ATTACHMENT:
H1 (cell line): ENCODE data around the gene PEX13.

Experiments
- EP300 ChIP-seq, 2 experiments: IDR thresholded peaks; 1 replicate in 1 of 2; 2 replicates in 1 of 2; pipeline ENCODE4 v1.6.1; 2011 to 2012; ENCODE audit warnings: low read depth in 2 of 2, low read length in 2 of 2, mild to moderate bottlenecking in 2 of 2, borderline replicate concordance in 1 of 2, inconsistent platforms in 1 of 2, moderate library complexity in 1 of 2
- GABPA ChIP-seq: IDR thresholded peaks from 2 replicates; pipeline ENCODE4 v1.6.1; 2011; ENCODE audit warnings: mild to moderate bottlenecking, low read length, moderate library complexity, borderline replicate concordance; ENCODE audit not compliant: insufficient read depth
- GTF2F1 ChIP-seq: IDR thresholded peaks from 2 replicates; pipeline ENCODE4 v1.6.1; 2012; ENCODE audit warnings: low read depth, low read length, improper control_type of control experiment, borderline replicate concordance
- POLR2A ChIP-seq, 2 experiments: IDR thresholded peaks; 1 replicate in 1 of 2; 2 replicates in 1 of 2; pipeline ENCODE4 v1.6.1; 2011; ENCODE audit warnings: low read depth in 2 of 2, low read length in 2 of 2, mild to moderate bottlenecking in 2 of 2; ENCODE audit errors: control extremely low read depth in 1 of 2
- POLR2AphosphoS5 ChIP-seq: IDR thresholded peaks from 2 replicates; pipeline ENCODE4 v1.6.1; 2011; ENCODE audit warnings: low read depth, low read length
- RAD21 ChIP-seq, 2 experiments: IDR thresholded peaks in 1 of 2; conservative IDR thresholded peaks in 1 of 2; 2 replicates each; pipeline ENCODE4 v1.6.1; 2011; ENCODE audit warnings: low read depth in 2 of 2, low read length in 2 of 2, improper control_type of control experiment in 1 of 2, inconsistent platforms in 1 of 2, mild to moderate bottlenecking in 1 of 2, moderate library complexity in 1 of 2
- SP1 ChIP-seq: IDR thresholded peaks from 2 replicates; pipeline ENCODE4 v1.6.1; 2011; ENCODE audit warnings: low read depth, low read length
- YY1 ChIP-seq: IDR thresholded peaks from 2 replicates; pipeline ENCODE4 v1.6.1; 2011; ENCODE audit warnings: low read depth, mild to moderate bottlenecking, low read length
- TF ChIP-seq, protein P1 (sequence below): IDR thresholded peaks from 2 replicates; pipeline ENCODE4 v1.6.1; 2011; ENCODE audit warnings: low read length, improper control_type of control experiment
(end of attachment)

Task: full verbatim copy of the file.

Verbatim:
H1 (cell line): ENCODE data around the gene PEX13.

Experiments
- EP300 ChIP-seq, 2 experiments: IDR thresholded peaks; 1 replicate in 1 of 2; 2 replicates in 1 of 2; pipeline ENCODE4 v1.6.1; 2011 to 2012; ENCODE audit warnings: low read depth in 2 of 2, low read length in 2 of 2, mild to moderate bottlenecking in 2 of 2, borderline replicate concordance in 1 of 2, inconsistent platforms in 1 of 2, moderate library complexity in 1 of 2
- GABPA ChIP-seq: IDR thresholded peaks from 2 replicates; pipeline ENCODE4 v1.6.1; 2011; ENCODE audit warnings: mild to moderate bottlenecking, low read length, moderate library complexity, borderline replicate concordance; ENCODE audit not compliant: insufficient read depth
- GTF2F1 ChIP-seq: IDR thresholded peaks from 2 replicates; pipeline ENCODE4 v1.6.1; 2012; ENCODE audit warnings: low read depth, low read length, improper control_type of control experiment, borderline replicate concordance
- POLR2A ChIP-seq, 2 experiments: IDR thresholded peaks; 1 replicate in 1 of 2; 2 replicates in 1 of 2; pipeline ENCODE4 v1.6.1; 2011; ENCODE audit warnings: low read depth in 2 of 2, low read length in 2 of 2, mild to moderate bottlenecking in 2 of 2; ENCODE audit errors: control extremely low read depth in 1 of 2
- POLR2AphosphoS5 ChIP-seq: IDR thresholded peaks from 2 replicates; pipeline ENCODE4 v1.6.1; 2011; ENCODE audit warnings: low read depth, low read length
- RAD21 ChIP-seq, 2 experiments: IDR thresholded peaks in 1 of 2; conservative IDR thresholded peaks in 1 of 2; 2 replicates each; pipeline ENCODE4 v1.6.1; 2011; ENCODE audit warnings: low read depth in 2 of 2, low read length in 2 of 2, improper control_type of control experiment in 1 of 2, inconsistent platforms in 1 of 2, mild to moderate bottlenecking in 1 of 2, moderate library complexity in 1 of 2
- SP1 ChIP-seq: IDR thresholded peaks from 2 replicates; pipeline ENCODE4 v1.6.1; 2011; ENCODE audit warnings: low read depth, low read length
- YY1 ChIP-seq: IDR thresholded peaks from 2 replicates; pipeline ENCODE4 v1.6.1; 2011; ENCODE audit warnings: low read depth, mild to moderate bottlenecking, low read length
- TF ChIP-seq, protein P1 (sequence below): IDR thresholded peaks from 2 replicates; pipeline ENCODE4 v1.6.1; 2011; ENCODE audit warnings: low read length, improper control_type of control experiment